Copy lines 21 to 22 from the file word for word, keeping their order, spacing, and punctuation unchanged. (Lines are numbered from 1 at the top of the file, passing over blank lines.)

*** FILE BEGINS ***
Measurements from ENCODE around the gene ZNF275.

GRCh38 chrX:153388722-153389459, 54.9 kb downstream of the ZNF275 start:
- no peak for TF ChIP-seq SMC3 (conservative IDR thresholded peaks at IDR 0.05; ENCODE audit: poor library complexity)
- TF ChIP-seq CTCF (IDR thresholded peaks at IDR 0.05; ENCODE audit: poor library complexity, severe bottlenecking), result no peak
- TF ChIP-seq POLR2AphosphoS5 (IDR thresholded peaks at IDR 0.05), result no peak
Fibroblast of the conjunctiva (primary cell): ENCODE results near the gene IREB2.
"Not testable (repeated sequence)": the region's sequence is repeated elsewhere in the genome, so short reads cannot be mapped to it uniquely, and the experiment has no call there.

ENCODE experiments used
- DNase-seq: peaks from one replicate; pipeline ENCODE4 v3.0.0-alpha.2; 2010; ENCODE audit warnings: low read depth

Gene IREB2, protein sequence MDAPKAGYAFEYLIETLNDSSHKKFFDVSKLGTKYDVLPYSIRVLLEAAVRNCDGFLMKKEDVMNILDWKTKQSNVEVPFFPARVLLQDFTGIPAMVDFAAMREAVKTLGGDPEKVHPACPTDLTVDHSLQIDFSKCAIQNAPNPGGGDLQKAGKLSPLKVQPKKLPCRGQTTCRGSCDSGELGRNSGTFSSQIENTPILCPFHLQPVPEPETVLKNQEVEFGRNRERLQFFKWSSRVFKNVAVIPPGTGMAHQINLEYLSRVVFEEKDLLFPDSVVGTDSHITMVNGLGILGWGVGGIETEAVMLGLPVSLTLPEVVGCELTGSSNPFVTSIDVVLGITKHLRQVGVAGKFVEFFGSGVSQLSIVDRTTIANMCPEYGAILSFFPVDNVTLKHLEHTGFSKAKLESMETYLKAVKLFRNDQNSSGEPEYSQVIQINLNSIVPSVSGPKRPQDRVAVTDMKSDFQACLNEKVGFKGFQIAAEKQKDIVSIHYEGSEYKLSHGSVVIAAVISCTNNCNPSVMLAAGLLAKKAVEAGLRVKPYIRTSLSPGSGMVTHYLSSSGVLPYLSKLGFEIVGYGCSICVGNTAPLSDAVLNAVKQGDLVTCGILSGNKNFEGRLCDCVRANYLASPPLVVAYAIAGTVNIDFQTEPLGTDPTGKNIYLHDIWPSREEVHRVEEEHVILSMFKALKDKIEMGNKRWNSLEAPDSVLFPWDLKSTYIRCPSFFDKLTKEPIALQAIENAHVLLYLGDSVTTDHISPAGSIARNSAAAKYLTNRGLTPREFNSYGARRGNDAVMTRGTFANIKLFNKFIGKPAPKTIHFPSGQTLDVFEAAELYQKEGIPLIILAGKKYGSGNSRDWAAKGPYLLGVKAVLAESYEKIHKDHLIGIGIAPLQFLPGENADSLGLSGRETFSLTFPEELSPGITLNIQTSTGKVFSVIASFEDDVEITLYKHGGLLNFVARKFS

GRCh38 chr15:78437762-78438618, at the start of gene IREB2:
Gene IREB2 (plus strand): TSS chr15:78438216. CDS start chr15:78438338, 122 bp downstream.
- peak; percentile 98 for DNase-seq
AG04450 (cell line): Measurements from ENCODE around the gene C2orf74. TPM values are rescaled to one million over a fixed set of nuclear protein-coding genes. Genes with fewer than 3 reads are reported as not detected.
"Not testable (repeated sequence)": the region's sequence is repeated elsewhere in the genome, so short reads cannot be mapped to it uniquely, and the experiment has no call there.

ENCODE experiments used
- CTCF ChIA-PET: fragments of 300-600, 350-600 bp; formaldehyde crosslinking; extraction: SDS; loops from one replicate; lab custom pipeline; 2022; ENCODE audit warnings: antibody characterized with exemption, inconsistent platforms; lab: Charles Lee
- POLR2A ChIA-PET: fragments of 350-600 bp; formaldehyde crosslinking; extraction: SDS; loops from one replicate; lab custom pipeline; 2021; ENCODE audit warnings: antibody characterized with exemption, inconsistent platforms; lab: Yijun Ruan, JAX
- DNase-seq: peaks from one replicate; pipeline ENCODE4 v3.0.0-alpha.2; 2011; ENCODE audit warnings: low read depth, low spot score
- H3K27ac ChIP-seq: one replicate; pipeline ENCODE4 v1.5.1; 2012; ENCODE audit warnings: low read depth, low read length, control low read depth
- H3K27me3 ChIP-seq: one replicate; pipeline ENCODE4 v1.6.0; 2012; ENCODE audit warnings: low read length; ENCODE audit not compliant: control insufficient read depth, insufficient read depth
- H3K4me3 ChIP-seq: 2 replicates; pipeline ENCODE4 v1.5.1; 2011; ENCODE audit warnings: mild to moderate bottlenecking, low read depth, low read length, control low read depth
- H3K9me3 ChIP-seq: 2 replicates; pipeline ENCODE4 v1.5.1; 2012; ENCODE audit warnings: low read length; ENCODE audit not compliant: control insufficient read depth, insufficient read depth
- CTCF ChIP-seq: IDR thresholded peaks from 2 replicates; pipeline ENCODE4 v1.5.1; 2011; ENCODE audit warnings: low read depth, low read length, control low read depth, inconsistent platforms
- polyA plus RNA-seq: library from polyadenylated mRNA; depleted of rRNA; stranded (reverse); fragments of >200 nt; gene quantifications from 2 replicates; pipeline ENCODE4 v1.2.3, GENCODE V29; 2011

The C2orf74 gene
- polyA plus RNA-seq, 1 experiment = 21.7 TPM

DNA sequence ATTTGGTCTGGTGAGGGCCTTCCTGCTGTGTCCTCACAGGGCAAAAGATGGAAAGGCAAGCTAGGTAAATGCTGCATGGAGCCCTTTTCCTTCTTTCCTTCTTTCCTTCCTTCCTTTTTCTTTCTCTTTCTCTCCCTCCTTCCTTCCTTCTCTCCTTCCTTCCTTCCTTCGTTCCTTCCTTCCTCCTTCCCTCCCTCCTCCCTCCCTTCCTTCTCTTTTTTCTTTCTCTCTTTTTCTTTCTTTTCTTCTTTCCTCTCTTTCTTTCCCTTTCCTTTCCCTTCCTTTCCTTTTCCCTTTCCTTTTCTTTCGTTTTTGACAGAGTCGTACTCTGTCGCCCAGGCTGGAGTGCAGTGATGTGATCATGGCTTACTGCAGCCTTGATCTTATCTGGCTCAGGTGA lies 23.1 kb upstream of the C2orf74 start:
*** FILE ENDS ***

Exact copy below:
- H3K27me3 ChIP-seq: one replicate; pipeline ENCODE4 v1.6.0; 2012; ENCODE audit warnings: low read length; ENCODE audit not compliant: control insufficient read depth, insufficient read depth
- H3K4me3 ChIP-seq: 2 replicates; pipeline ENCODE4 v1.5.1; 2011; ENCODE audit warnings: mild to moderate bottlenecking, low read depth, low read length, control low read depth